Production: Record Keeping for Diversified Vegetable Farms

Market Farm Forms: Spreadsheet Templates for Brookfield Farm

Planning and Organization Information on Amherst, MA
Diversified Farms Dan Kaplan
Full Circle Farm bfcsa@aol.com
3377 Early Times Lane
Auburn, CA 95603 Crop plan, field plan, planting schedule, seed order,
530-885-9201 greenhouse schedule, harvest record, field record,
Marcie Rosenzweig Planet Jr. plate size. $25; available in Excel and
fullcircle@jps.net Works
($45 plus $5 shipping and handling)

While a number of farm management spreadsheets

exist, Market Farm Forms is the best one I've seen to
help organize and calculate a mix of vegetables and
related crops raised by market gardeners, truck
farmers, and CSAs. On top of that, it supports the
needs of certified organic growers with special

Market Farm Forms is a 95-page book and diskette

containing Excel spreadsheet templates that sells for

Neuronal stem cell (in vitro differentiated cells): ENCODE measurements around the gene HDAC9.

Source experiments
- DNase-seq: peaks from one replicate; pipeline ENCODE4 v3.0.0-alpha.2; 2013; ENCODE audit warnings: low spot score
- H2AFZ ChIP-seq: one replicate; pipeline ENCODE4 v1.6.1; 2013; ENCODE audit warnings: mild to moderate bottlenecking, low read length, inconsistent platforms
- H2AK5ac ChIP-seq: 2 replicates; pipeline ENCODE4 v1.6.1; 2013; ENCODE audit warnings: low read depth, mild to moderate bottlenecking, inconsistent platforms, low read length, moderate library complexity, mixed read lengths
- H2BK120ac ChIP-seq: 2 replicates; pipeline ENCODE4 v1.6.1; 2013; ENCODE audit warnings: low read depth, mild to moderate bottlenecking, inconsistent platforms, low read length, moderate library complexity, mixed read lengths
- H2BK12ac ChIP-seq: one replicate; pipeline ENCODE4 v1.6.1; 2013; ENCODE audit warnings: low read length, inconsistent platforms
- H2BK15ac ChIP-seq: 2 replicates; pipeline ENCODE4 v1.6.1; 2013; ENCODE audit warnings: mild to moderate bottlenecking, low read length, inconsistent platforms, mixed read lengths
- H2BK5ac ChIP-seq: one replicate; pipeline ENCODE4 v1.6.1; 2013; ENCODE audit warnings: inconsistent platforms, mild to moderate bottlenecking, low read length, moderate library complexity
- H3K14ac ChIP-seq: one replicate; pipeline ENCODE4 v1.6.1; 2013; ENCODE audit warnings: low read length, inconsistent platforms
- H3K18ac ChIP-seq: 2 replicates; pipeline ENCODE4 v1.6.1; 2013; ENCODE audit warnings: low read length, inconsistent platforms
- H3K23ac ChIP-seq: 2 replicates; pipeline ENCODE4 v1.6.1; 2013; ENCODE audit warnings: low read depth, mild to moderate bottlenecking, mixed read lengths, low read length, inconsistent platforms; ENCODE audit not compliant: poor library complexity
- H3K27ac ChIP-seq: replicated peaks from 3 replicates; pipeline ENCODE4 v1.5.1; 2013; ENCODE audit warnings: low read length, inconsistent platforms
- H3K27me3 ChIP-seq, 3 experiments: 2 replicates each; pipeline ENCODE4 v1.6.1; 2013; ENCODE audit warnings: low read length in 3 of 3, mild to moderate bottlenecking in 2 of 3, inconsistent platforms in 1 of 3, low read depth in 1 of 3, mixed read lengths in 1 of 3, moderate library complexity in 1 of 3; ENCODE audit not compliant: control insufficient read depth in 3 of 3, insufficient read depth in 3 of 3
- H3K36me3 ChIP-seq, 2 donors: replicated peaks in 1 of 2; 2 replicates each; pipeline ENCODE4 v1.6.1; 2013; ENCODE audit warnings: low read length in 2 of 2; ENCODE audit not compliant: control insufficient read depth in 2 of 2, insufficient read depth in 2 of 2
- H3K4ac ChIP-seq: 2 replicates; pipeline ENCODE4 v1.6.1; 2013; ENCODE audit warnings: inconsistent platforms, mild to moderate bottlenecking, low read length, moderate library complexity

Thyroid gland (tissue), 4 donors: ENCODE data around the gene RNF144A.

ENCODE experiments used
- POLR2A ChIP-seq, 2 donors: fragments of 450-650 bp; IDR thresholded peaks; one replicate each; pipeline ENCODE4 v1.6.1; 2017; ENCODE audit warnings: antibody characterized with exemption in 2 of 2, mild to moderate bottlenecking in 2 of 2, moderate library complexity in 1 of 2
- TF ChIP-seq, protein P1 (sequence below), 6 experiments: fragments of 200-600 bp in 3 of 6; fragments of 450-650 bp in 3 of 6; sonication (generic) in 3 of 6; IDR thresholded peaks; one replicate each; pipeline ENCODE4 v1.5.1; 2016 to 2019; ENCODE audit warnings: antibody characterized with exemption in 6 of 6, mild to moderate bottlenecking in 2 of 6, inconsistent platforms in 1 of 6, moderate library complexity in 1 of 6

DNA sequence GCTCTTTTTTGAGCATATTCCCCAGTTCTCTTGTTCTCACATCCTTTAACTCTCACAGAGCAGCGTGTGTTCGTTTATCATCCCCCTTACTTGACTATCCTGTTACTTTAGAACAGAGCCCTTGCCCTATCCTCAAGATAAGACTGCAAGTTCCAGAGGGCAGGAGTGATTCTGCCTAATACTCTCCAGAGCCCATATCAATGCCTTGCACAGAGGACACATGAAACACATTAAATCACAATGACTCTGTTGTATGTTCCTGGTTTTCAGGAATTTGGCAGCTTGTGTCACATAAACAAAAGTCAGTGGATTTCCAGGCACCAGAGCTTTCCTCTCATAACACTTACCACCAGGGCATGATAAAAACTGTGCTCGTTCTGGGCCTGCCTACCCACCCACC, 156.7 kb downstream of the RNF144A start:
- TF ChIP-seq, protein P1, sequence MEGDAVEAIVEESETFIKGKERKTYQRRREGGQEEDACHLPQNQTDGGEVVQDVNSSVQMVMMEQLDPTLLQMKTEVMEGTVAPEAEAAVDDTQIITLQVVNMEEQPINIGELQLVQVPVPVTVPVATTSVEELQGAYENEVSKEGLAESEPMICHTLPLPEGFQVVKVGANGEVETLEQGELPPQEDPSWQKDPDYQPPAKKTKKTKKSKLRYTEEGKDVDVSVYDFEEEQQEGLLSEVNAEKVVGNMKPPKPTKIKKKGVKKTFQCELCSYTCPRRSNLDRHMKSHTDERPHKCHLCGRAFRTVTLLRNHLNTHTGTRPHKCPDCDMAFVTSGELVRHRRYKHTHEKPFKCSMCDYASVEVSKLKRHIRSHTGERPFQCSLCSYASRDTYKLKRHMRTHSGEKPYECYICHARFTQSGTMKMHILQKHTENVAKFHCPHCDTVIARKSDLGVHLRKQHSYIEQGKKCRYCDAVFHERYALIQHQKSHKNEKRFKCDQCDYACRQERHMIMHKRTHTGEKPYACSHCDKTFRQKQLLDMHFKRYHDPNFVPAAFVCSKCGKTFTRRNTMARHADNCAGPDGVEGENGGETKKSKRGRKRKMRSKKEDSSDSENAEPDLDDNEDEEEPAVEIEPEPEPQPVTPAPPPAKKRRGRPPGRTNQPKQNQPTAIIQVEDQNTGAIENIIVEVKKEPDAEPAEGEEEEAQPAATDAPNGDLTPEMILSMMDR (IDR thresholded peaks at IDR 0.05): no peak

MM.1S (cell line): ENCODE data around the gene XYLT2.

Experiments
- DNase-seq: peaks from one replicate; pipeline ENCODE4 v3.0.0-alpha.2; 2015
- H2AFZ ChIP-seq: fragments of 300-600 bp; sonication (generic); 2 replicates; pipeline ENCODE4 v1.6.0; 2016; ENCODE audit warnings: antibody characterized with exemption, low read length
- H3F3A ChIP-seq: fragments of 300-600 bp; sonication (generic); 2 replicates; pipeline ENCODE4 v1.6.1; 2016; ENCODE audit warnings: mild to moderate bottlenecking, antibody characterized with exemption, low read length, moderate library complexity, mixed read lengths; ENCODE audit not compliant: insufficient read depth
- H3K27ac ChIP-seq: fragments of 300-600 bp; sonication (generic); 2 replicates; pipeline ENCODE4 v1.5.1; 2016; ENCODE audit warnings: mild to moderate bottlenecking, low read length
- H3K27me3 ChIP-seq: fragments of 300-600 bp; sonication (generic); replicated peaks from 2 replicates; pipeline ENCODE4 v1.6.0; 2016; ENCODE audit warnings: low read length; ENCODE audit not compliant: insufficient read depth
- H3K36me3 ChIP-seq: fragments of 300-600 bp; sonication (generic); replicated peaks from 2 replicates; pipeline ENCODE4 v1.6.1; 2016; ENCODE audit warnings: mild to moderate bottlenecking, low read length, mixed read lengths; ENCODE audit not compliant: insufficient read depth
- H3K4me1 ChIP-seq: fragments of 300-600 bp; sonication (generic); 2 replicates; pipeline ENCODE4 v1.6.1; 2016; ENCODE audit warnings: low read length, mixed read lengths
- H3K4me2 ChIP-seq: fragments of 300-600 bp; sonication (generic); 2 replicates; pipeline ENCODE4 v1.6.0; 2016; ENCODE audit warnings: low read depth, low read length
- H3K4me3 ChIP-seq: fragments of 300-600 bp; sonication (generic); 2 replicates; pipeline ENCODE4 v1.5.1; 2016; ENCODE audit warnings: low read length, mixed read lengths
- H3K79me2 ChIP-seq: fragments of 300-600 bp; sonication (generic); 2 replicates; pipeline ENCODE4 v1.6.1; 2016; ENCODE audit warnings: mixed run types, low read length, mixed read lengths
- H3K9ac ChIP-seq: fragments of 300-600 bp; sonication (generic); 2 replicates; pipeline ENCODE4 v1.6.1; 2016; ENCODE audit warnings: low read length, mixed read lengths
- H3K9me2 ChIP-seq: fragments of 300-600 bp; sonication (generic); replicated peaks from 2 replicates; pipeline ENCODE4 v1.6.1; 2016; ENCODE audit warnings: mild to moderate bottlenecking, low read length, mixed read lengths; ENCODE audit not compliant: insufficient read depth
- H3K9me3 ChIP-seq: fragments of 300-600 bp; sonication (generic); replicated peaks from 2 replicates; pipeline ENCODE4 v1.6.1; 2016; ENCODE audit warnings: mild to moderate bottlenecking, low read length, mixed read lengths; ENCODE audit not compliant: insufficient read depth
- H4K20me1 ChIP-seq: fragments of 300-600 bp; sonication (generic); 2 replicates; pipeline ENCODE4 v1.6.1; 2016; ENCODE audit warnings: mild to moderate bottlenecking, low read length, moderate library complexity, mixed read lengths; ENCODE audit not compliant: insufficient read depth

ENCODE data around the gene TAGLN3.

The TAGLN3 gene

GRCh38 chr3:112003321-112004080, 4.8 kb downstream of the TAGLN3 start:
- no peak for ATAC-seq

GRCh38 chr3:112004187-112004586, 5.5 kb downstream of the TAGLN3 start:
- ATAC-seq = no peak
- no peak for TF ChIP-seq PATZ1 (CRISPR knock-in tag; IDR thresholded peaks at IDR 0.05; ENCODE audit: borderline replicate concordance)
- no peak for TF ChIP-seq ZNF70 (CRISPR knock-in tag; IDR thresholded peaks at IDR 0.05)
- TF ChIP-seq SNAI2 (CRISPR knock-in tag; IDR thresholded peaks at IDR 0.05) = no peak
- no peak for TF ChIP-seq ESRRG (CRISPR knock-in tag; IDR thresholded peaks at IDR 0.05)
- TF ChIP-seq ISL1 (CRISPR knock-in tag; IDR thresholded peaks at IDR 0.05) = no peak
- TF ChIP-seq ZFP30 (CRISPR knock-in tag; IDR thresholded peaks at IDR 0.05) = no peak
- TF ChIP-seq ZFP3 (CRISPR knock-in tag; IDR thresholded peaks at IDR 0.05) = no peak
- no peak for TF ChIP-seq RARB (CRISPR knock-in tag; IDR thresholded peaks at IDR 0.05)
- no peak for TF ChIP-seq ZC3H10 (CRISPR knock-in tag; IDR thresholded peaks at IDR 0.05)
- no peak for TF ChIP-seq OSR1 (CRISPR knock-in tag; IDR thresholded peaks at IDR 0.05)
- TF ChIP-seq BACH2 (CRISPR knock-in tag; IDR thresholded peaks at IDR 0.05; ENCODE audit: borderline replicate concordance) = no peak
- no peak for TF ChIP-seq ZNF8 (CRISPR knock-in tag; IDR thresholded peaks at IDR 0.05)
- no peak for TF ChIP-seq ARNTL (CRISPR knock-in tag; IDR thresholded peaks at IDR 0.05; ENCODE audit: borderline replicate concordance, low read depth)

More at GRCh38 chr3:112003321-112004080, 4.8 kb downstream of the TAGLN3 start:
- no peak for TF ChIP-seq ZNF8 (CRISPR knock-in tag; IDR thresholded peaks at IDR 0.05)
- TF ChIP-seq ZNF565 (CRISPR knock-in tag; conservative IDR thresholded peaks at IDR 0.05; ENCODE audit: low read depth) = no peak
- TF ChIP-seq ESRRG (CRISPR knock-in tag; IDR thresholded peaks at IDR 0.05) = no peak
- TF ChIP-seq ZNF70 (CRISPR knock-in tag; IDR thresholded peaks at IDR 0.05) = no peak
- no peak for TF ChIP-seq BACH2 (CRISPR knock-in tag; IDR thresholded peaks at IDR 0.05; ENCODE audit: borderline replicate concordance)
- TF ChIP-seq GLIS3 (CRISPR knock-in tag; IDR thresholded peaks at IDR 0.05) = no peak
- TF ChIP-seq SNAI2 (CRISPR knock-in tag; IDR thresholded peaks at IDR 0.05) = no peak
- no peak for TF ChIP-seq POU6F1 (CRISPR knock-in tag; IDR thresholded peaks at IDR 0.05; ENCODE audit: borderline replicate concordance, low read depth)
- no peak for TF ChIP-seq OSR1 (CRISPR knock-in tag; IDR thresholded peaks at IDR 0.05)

$45, plus $5 shipping and handling. The diskette is
available in PC or Macintosh formats.

Seeds and purchased plants needed, farm-grown

transplants, soil amendments and fertilizers, cropping
and succession timelines, weekly task lists.

Crop yield and income projections, actual harvest and

income data, produce availability sheets, invoices and
pick sheets, Community Supported Agriculture share
and yield sheets, budget worksheets.

Row calculations and input sheets, CSA share bed

calculations and input sheets, certified organic
producer certificate sheets, fax sheets, labels, order
forms, point of sales labels, recipes, and flyers—it’s
all there.

ATTRA // Resource Guide to Organic & Sustainable Vegetable Production Page 55

12.0 Magazines & Newsletters on Organic See online articles from past issues at:
Farming and Sustainable Agriculture http://www.reap.ca/publications.htm

Acres Australia Ecology & Farming

P.O. Box 27, Eumundi IFOAM
Qld 4562 Australia. Ökozentrum Imsbach, D-66636